fact sheetProtein and amino acid suPPlementation
 
fact sheet
Protein and amino acid suPPlementation
For example, each of the following selections provides 20-30gof high quality protein without the need for special dietarysupplements:
Breakfast
• 3 egg omelette• Bowl of cereal with 250 ml of milk plus a tub of yoghurt• Fruit smoothie with 250 ml low fat milk, fruit, honey & 30g skimmilk powder
lunch
• 60 g ham with 2 slices of cheese on sandwiches with salad
dinner
• 120 g piece (raw) of fat trimmed beef, skinless chicken orseafood
snack
• Small tin of tuna on crackers with 1-2 slices cheese• 600 ml avoured milk• 2 tubs of avoured yoghurtRecent research suggests there may be advantages to theinclusion of these HBV proteins in the acute post-exercise periodwhen the body has a heightened sensitivity to dietary protein.While less is known about optimisation of protein intake outsideof the immediate post-exercise period (upwards of 3 hoursafter exercise), it makes good sense to include a small serve ofprotein rich food at all meals and snacks throughout the day, asdescribed in the examples above.Given that appetite can be suppressed acutely post exercise,the use of a rapidly digested whey-derived protein supplementmay be advocated post-exercise, especially among thoseathletes where a pleasant tasting, easily prepared shake at thetraining venue is more convenient. The decision to use a proteinsupplement during this time should be based on several issuesrelevant to the individual athlete, including their training loadand goals, daily energy requirements, typical diet, appetite post-exercise, budget available and general dietary intake. Outside ofthis period, athletes may be best advised to select small servesof high quality protein rich foods that will contribute to not onlyprotein but also other nutrient goals.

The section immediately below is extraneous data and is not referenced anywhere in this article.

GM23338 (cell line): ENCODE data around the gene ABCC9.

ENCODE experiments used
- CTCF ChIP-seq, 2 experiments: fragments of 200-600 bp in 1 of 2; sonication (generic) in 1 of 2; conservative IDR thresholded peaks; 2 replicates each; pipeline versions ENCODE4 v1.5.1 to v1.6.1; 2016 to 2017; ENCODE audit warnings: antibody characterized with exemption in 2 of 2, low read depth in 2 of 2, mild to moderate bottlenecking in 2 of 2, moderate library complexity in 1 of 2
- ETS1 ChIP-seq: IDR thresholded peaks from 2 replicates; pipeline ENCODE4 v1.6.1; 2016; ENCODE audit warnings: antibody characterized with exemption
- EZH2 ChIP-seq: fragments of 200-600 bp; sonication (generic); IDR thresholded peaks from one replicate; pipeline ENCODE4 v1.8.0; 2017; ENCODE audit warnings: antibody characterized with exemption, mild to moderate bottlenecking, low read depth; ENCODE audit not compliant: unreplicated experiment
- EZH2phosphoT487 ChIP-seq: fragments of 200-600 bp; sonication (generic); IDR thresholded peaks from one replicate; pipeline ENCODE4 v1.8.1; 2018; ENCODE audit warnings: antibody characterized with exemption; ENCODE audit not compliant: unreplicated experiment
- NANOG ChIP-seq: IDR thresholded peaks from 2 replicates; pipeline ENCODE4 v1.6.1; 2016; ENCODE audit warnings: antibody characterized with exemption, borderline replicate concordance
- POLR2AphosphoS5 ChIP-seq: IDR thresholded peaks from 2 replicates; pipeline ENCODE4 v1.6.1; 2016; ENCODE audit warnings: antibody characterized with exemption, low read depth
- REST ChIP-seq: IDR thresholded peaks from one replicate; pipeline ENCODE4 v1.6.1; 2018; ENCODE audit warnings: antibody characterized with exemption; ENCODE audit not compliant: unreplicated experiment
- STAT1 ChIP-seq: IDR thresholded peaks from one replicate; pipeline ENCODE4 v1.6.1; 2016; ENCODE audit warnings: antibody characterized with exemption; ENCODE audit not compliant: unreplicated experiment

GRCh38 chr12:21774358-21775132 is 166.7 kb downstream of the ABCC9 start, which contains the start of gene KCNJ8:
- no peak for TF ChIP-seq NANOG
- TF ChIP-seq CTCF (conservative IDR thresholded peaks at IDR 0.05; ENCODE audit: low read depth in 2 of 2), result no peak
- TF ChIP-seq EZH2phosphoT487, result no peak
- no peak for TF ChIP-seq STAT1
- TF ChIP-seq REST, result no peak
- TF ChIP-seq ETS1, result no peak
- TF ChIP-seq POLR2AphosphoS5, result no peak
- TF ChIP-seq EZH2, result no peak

Protein suPPlements….. hyPe or hot